Skip to main content

Anchor Charts

Let's talk about Anchor Charts:)

I absolutely LOVE anchor charts! I am sure I'm not alone in my adoration! I wanted to compile a list of great anchor charts for the modern social studies classroom AND explain the novelty of each individual type of chart. I am a middle school U. S history teacher so I tend to save ideas that I think could be used for my own classroom. I think all of these types of charts can be used in any social studies classroom be it US history, world history, or even government.


Reference charts are simply put, those that you reference while teaching any given topic. The chart above is a great year-long anchor chart. As a side note, I would definitely laminate anchor charts you decide to use year-round! I like this chart because by answering the questions listed, my students are able to better understand a text they are reading! Constantly asking questions while one reads is key to becoming a great reader. I NEVER want a student to say "Yeah Ms. B I read it, but I couldn't tell you what it's saying."Question while you read!

Terminology charts state specific terms/vocabulary you want your students to use consistently throughout the school year. As a teacher, it is important to use these terms yourself! I love this particular example (even though it does look elementary-esque) because it forces students and myself to always SUPPORT what we say. These terms force myself to explain concepts in 7 different ways every single day!

Recyclable Charts are the ones you can fit in whatever objective/topic you are teaching. This "About the Author" chart can be used for EVERY text your students read. As a history teacher, I would use this for analyzing primary source documents. 

Sometimes you just want a pretty, cute, colored picture on your wall. I know I definitely fall into the trap of wanting my classroom to look perfect and cute from day one to day 191. Teachers can use anchor charts to liven up their classroom decor WHILE using them as actual learning tools. Visuals on anchor charts make it so that information can be easily seen and understood. This chart of "Westward Expansion" is a perfect example of a pretty, colorful, fun chart that any teacher would want on his/her wall while also being completely useful and practical!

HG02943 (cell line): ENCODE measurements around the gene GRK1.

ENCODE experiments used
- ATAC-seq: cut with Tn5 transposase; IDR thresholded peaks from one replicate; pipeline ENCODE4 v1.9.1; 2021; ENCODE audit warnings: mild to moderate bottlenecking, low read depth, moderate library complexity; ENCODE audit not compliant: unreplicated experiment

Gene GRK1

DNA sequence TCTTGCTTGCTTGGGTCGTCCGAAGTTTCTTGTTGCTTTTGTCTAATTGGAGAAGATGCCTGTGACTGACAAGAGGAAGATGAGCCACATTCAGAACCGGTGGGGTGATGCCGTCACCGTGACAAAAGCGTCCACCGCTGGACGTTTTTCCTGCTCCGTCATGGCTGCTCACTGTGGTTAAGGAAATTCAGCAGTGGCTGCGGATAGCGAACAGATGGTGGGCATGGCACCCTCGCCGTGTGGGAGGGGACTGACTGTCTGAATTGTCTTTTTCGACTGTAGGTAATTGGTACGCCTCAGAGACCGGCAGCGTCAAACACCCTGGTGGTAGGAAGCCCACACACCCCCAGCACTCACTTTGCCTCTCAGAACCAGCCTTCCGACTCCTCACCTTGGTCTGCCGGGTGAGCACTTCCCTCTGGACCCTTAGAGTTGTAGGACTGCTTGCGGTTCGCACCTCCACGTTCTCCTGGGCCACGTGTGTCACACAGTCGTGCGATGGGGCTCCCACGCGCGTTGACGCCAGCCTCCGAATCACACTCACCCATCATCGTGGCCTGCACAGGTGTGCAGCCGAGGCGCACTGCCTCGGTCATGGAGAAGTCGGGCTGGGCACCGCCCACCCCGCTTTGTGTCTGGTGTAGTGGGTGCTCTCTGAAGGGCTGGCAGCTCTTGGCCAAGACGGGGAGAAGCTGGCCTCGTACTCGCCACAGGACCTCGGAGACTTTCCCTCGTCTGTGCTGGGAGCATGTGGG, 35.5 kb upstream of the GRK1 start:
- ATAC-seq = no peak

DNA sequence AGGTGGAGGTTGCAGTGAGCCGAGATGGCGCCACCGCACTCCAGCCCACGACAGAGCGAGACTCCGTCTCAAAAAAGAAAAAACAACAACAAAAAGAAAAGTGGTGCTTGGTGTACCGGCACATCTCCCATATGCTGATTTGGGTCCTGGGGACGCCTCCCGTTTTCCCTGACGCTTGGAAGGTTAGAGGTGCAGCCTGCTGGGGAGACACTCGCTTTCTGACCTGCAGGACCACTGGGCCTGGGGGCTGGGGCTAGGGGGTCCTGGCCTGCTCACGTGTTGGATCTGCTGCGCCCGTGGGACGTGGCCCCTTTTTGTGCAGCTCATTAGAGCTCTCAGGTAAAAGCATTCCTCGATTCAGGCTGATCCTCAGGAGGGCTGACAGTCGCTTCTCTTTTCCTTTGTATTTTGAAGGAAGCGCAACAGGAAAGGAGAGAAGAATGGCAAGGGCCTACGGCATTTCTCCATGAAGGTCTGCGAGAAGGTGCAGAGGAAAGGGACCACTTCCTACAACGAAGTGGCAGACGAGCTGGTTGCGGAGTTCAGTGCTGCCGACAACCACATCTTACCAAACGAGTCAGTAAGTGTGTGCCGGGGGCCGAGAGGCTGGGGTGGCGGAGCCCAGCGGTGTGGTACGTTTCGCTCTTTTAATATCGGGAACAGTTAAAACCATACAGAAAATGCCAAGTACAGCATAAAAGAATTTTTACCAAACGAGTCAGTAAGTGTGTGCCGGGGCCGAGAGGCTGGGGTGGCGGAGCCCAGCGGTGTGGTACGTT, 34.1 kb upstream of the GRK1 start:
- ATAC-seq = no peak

I hope this post  has given you some ideas for when setting up your classroom for the up and coming school year. Please let me know of any other types of anchor charts you've used in your classroom!

- Ms. B


Popular posts from this blog

The Age Old Problem: "I didn't bring a pencil to class…"

How do you handle the pencil problem? I have used the swapping idea for a while now but have recently found a new solution that I want to try in the Fall. The swapping solution is simply put, when a student receives a pencil, he/she must hand over something of theirs. Students often times give me their cell phones when they need a pencil and most times they return my pencils for their phones. However, I have felt a little uneasy handling students' property. The worry-wart in me thinks that the swapping is a recipe for disaster. I know, I'm a little crazy.

Disclaimer: Of course I want all my students to have access to supplies needed in order to be successful in my classroom. I gladly give out pencils to those who truly do not have any at home to bring. The pencil problem is directed to those students who constantly ask for pencils because they lost or forgot to bring one to school.

 I've spent probably too much time trying to figure a new way to handle my pencils being taken…


Here is an anchor chart I created that illustrates the differences between the three levels of government (VA based).